The Hong Kong University of Science and Technology - Entrepreneur's Club
Andrew Primrose, president of the Entrepreneur's Club at HKUST
Brit Andrew Primrose is studying for an MBA at HKUST. He hopes to use his MBA to build the skills necessary to start his own business and meet potential business partners.
It seems his experience of an MBA has done exactly that: Andrew is founding partner of the Hong Kong internet start-up Refer.me, a social recommendations site. We caught up with the president of the Entrepreneur’s Club last month to find out about guest speakers such as fashion and media tycoon Jimmy Lai, and opportunities for entrepreneurs in Asia's booming markets.
What is your club’s main aim this year?
To encourage entrepreneurship within our class and the wider university, especially through helping our members to explore and develop their ideas within the supportive environment of an MBA.
Who was the most exciting speaker you had this year?
Jimmy Lai (http://en.wikipedia.org/wiki/Jimmy_Lai), an inspirational and impressive businessman who remains frank and direct in sharing his beliefs and views.
Why did you decide to do an MBA?
To learn and improve the skills necessary to start my own business and to find potential business partners.
Who is the most successful alum you have had from your club?
The Club has only been running for a few years, but I'd have to say Terry Tsang or Jered Stoeher. Both are now running their own businesses in HK and Singapore respectively.
What do you think is the key to entrepreneurial success?
The patience, support and encouragement of the people around you and the perseverance in yourself to drive the business.
What area of business do you think is best to start up as an entrepreneur at the moment?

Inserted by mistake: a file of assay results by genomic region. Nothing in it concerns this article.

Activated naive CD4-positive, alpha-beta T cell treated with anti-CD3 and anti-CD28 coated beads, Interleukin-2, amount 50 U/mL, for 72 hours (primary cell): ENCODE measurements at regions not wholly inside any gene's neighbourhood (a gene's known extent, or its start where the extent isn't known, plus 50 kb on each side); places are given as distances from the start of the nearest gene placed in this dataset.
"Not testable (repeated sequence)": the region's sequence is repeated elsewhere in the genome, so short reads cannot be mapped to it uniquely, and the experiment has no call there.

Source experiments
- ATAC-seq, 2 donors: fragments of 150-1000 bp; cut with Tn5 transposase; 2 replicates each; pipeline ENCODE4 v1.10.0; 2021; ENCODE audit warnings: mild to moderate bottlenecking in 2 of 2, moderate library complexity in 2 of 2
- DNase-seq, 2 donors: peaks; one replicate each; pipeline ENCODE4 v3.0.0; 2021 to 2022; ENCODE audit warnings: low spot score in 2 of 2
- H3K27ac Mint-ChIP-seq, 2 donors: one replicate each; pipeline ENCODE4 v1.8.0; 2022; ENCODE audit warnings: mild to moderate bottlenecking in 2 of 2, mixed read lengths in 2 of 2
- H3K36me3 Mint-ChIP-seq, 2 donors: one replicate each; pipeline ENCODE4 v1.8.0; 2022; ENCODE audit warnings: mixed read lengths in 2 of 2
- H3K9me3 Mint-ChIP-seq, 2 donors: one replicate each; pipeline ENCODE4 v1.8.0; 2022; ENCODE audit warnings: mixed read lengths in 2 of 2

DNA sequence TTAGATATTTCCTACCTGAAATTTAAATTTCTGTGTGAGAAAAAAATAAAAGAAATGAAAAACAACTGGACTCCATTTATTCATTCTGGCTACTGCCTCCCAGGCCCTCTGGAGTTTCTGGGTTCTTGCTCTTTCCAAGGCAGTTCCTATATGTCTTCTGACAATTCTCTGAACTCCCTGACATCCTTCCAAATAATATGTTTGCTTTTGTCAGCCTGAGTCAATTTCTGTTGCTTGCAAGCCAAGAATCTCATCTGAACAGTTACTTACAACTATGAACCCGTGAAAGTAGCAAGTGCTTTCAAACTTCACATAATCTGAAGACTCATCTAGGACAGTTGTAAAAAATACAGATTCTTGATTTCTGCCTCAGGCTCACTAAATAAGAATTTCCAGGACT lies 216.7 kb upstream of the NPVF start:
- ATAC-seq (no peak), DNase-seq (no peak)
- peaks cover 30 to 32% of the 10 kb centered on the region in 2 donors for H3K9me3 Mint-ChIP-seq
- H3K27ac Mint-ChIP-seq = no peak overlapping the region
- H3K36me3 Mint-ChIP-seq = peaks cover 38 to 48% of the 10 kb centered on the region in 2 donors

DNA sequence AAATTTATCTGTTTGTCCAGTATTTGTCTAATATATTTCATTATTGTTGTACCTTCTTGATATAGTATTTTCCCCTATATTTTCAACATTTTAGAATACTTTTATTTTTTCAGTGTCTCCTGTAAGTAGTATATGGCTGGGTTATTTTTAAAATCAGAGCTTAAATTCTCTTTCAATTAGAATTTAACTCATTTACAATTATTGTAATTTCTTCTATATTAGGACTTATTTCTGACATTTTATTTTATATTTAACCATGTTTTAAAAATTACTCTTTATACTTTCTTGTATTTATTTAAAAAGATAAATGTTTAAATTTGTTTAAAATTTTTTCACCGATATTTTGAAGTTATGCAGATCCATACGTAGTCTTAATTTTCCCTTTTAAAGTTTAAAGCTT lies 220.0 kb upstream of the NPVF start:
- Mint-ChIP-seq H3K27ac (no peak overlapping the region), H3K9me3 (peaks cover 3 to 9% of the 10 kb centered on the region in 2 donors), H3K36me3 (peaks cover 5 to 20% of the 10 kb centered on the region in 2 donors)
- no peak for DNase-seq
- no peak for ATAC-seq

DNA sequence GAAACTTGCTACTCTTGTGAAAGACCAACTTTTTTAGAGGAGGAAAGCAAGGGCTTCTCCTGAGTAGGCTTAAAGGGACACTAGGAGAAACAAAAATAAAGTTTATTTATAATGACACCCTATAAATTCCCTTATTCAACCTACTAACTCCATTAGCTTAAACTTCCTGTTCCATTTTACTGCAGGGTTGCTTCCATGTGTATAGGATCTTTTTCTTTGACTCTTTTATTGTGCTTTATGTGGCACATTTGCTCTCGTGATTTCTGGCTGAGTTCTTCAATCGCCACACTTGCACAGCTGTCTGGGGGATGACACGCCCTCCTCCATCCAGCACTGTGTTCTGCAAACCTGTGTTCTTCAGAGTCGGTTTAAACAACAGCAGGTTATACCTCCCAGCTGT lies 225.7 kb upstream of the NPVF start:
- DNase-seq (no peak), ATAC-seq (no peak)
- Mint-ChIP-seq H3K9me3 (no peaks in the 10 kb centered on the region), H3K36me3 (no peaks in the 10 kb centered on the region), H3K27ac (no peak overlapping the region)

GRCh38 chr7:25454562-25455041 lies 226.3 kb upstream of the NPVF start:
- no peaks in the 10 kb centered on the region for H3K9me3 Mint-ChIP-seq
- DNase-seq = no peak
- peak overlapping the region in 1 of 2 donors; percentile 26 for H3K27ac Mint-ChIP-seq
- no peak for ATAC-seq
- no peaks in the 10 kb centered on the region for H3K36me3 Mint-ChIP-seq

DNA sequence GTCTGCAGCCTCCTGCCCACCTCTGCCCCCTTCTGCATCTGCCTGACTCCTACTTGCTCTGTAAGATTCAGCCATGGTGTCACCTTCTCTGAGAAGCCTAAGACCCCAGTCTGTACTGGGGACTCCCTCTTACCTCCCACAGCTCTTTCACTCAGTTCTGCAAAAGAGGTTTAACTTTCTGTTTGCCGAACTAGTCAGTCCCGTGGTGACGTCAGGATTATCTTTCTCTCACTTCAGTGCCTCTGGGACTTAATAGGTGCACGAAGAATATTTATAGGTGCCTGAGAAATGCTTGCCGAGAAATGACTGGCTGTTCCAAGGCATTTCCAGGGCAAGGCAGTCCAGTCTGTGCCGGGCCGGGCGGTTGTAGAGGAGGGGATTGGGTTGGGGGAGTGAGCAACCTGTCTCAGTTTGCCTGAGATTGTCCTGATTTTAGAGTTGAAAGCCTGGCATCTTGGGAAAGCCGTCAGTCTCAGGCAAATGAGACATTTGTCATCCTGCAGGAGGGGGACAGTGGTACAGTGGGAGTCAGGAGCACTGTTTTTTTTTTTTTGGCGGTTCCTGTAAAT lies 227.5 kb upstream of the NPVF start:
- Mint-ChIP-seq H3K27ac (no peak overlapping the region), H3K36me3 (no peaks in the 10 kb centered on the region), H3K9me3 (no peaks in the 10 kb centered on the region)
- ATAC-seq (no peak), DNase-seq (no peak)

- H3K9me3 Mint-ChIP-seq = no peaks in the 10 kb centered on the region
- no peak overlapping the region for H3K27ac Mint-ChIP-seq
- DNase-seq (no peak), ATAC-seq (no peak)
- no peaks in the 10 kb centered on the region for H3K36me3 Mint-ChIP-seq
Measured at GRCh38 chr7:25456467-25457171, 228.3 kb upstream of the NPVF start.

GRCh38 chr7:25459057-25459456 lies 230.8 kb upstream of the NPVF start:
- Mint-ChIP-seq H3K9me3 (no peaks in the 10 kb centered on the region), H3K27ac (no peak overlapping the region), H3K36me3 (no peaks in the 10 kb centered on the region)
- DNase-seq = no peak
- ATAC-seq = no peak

Retirement or health care for the elderly - especially in countries like China with a massive trend shifting the population demographic into the sector where that will be required.
Is it true that in an open capitalist market, funds will always be available for good projects?
No, it's not always true. It depends a lot on luck, personal circumstances, opportunities and other factors, especially for the initial funding.
Angel investors fund people not projects, it's only when you get to the VC level that there is a structured logical process to compare projects, so for the first round of funding it's definitely not the case that the best projects will always get funded.
Why do entrepreneurs start their own businesses, when they know that 90% of new businesses fail within three years?
I think the largest motivation is the chance to implement your ideas, test them on the market and decide how to do things. There are enormously successful examples of people who have made it, and that provides some shining examples of how it can all go right, but I think the biggest motivator is the chance to be in control and do things how you think they should be done.
Yes, most new businesses will fail, but in the process you can learn, develop, grow and have fun. Don't underestimate what a difference it can make to your quality of life if you can actually create and control a positive work environment and team - the best start-ups get a lot of mileage out of providing a positive working environment.
What limitations does a large public sector in the economy place on entrepreneurial activity?
People can still be entrepreneurial within a large company or the public sector, the term 'intrapreneur' is often used for these situations - it's basically taking the initiative to try and improve something, and that should be encouraged.
That being said, an economy with a large public sector often requires high taxation and significant job security - if that makes it expensive to start a new business, and / or difficult to hire staff and expand / contract as your business changes, then the context can hamper new businesses.
The other way to see the situation is that large public sectors actually create more opportunities for entrepreneurs. Whereas a large company might be encumbered by its organization, we are small and agile companies that can reach specific objectives quickly. Entrepreneurs can fulfill lots of gaps in the public sector that a large company cannot.
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